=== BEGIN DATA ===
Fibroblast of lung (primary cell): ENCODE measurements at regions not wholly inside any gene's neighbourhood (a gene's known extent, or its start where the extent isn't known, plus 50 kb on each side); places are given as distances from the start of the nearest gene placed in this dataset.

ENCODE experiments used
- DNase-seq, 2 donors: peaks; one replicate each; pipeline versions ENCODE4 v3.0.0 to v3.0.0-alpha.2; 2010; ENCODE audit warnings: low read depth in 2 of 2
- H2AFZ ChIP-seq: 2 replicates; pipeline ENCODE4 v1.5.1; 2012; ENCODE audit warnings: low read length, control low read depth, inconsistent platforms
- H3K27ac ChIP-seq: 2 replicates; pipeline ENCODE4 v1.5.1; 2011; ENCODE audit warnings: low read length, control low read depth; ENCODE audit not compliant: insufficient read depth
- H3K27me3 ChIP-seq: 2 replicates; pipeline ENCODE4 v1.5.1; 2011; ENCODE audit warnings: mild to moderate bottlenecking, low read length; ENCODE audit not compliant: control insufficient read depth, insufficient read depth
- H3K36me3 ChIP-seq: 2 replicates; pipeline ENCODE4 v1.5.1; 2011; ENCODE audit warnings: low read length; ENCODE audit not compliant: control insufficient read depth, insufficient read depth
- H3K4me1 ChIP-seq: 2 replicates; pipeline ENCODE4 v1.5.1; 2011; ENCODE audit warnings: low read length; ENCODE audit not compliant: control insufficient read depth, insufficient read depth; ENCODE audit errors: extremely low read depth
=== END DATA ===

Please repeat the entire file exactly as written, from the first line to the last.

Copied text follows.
Fibroblast of lung (primary cell): ENCODE measurements at regions not wholly inside any gene's neighbourhood (a gene's known extent, or its start where the extent isn't known, plus 50 kb on each side); places are given as distances from the start of the nearest gene placed in this dataset.

ENCODE experiments used
- DNase-seq, 2 donors: peaks; one replicate each; pipeline versions ENCODE4 v3.0.0 to v3.0.0-alpha.2; 2010; ENCODE audit warnings: low read depth in 2 of 2
- H2AFZ ChIP-seq: 2 replicates; pipeline ENCODE4 v1.5.1; 2012; ENCODE audit warnings: low read length, control low read depth, inconsistent platforms
- H3K27ac ChIP-seq: 2 replicates; pipeline ENCODE4 v1.5.1; 2011; ENCODE audit warnings: low read length, control low read depth; ENCODE audit not compliant: insufficient read depth
- H3K27me3 ChIP-seq: 2 replicates; pipeline ENCODE4 v1.5.1; 2011; ENCODE audit warnings: mild to moderate bottlenecking, low read length; ENCODE audit not compliant: control insufficient read depth, insufficient read depth
- H3K36me3 ChIP-seq: 2 replicates; pipeline ENCODE4 v1.5.1; 2011; ENCODE audit warnings: low read length; ENCODE audit not compliant: control insufficient read depth, insufficient read depth
- H3K4me1 ChIP-seq: 2 replicates; pipeline ENCODE4 v1.5.1; 2011; ENCODE audit warnings: low read length; ENCODE audit not compliant: control insufficient read depth, insufficient read depth; ENCODE audit errors: extremely low read depth